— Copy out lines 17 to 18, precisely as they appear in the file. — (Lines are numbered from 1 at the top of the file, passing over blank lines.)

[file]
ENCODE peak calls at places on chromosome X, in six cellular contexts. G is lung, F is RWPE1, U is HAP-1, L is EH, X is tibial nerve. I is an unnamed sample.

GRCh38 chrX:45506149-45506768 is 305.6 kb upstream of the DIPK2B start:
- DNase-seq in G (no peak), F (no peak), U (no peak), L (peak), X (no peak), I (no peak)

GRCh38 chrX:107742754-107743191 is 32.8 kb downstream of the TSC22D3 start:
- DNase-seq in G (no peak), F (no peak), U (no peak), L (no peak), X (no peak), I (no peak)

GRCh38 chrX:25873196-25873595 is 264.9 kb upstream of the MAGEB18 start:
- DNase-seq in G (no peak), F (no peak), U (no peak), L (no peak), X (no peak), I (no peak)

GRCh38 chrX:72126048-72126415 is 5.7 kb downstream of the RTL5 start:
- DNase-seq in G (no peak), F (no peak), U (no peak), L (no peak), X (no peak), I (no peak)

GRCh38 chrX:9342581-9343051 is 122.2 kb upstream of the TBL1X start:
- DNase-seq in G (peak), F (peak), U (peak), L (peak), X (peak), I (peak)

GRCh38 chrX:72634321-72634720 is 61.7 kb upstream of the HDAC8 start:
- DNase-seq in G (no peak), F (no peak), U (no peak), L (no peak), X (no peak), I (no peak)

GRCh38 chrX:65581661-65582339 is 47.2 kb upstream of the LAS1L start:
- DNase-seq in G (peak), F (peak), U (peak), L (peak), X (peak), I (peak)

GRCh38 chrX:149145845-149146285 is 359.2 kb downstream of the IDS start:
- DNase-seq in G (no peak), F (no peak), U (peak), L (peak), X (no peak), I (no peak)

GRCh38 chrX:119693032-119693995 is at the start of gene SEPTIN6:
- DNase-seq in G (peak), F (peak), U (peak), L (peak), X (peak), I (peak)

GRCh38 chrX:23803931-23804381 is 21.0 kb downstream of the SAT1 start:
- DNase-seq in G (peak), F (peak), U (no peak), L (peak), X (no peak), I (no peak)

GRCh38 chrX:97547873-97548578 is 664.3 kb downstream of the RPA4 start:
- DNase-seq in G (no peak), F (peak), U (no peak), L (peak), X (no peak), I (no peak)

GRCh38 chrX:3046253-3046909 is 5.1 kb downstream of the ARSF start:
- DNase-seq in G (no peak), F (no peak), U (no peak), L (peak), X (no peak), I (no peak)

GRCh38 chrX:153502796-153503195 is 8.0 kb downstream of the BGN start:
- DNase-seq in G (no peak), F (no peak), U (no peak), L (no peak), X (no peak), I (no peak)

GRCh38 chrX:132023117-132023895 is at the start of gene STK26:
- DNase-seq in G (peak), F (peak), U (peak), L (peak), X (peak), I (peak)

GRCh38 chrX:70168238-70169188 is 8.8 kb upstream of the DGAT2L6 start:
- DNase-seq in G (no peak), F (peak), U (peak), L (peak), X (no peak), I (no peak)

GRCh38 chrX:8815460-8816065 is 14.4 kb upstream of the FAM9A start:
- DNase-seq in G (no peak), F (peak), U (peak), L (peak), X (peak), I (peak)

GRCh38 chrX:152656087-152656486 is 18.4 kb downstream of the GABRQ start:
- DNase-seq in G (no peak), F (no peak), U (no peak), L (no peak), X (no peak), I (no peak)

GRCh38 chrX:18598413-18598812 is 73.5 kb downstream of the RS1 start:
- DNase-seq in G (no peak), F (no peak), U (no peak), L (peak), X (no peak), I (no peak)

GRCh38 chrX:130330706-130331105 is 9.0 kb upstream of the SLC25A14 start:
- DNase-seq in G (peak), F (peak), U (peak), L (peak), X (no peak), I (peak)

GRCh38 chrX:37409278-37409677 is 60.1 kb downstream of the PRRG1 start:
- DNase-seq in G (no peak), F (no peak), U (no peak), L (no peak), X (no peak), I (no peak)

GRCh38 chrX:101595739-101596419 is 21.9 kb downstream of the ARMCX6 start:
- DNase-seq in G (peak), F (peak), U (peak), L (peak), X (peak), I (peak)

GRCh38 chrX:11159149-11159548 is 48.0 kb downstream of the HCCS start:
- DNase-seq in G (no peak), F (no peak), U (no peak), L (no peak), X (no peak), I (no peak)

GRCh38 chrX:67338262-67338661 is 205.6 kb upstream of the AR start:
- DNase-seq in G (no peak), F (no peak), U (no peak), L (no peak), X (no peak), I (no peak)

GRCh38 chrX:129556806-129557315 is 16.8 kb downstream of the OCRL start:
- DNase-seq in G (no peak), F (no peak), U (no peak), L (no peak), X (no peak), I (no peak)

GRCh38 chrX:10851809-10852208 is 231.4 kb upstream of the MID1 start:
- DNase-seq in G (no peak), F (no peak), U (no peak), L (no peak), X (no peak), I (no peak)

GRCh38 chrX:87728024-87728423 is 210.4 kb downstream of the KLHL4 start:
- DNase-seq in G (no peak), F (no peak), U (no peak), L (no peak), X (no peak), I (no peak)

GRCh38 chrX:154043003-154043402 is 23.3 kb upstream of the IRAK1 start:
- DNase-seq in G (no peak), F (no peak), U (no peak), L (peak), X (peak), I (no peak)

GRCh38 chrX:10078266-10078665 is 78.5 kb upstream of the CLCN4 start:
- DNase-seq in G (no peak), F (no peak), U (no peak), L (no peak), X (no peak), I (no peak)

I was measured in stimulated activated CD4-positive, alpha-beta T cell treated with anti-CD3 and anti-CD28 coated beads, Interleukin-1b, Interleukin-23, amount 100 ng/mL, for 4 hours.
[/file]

- DNase-seq in G (no peak), F (no peak), U (peak), L (peak), X (no peak), I (no peak)

GRCh38 chrX:119693032-119693995 is at the start of gene SEPTIN6: